Green Tokyo sets the stage for a Sustainable future
When it comes to technology, the Japanese are always ahead of the rest of the world. So when it comes to the world’s smart cities, the Japanese capital city of Tokyo is also leading the way, especially when it comes to keeping the city as green as possible. Tokyo aims to be as green as possible and is striving to decrease CO2 emissions by 75% by 2020. In order to accomplish this goal, the city’s government has enforced certain restrictions, and a requirement for companies to reduce the emissions they generate or otherwise pay an indirect emissions tax. Any new building that is going to be constructed will need to produce a written environmental plan which will feature an evaluation of its environmental performance. Tokyo aims to become a city with no emissions very soon and its advancing measures from various aspects in order to achieve it.
The Tokyo City Authorities are working towards popularizing the usage of zero-emission vehicles among Tokyo’s public. While promoting these vehicles, the authorities are also working painstakingly hard to develop the infrastructure required to sustain zero-emission vehicles. All this is being carried out while paying strict attention to how the industry will change as the next-gen vehicles take over transportation and mobility in Tokyo. Plans have been put in place to start promoting the installment of chargers at apartments and condominiums so that owning a zero-emission vehicle becomes easier. Fuel-cell vehicles will also continue to keep enjoying the government subsidies on their purchase. The Tokyo Metropolitan Government (TMG) is also planning to spearhead the effort by replacing old TMG-owned vehicles with electric vehicles as well as adding fuel cell buses to the Toei bus fleet.
All of Tokyo’s islands are witnessing an advancement of the “zero-emission island” initiative. The model project for making electric vehicles more popular among the people of Tokyo will continue on Hachijojima Island on a broader scale. The TMG is also conducting a detailed survey on each island’s usage environment and geographical conditions to enable a full scale diffusion of electric vehicles. Further studies are being conducted in order to start utilizing the island’s rich natural environment and utilize only renewable sources of energy to fulfil the needs of the islands.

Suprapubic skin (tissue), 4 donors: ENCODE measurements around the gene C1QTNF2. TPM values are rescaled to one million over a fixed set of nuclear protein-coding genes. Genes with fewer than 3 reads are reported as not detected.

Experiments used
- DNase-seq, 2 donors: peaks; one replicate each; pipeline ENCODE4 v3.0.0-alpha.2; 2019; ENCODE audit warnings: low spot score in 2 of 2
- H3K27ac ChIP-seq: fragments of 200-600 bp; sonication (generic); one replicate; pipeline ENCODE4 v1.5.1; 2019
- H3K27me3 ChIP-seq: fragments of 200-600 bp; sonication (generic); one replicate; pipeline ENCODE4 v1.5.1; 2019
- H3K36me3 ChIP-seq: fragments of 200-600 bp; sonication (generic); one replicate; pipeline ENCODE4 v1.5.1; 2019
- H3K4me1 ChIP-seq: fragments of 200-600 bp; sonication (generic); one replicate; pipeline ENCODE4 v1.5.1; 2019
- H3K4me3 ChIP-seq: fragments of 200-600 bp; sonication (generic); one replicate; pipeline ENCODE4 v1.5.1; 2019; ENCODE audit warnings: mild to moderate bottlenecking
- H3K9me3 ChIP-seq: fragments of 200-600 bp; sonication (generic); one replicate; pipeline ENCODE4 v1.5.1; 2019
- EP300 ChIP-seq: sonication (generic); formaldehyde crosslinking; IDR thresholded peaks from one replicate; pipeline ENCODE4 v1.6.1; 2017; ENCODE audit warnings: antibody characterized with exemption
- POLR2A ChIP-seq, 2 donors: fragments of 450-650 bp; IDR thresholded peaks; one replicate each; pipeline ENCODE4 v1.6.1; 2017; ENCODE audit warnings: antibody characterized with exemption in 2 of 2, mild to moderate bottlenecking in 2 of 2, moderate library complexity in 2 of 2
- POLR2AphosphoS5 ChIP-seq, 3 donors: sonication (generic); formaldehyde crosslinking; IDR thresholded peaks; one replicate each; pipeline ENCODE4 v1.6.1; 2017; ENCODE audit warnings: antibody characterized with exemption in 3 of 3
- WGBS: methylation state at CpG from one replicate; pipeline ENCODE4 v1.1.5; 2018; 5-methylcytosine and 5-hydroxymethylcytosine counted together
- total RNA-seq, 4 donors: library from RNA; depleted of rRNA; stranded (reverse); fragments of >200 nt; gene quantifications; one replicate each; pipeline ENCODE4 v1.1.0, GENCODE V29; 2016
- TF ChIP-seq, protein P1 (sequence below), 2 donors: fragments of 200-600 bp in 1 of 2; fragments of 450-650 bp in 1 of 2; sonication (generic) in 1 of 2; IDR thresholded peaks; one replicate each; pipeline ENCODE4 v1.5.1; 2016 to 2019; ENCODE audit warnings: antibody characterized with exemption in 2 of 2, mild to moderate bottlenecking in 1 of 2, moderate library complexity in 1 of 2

After the Tokyo Olympics of 2021 (postponed from 2020 due to Pandemic crisis), the Olympic village will be turned into a smart-energy district using hydrogen energy. After an agreement is signed with the energy providers, work towards laying the hydrogen pipelines will start. The Tokyo Olympics will also serve as the showcase for Japan’s advanced environmental technologies, including partial operation of the hydrogen supply system. This is a part of the steady progress of Japan towards becoming a hydrogen powered society.
Tokyo’s version of an open public platform is called Cpass.io, which connects the Internet of Things (IoT) devices and other sources of big data with government data, to enhance smart applications across Tokyo.
Cpass allows the Tokyo Metropolitan Government to share data with people and businesses. This data contains valuable information such as the flow of people or vehicles within the city, accidents, hazards, and sudden climatic changes. This data can be leveraged by the government and private sector players to create useful apps for the public to use.
Tokyo has set the stage, India too needs a platform like Cpass. And CiTility is just step forward towards creating a mobility platform connects the Internet of Things (IoT) devices and other sources of big data with government data, private entities to enhance smarter, safer and greener commute, trip planning.
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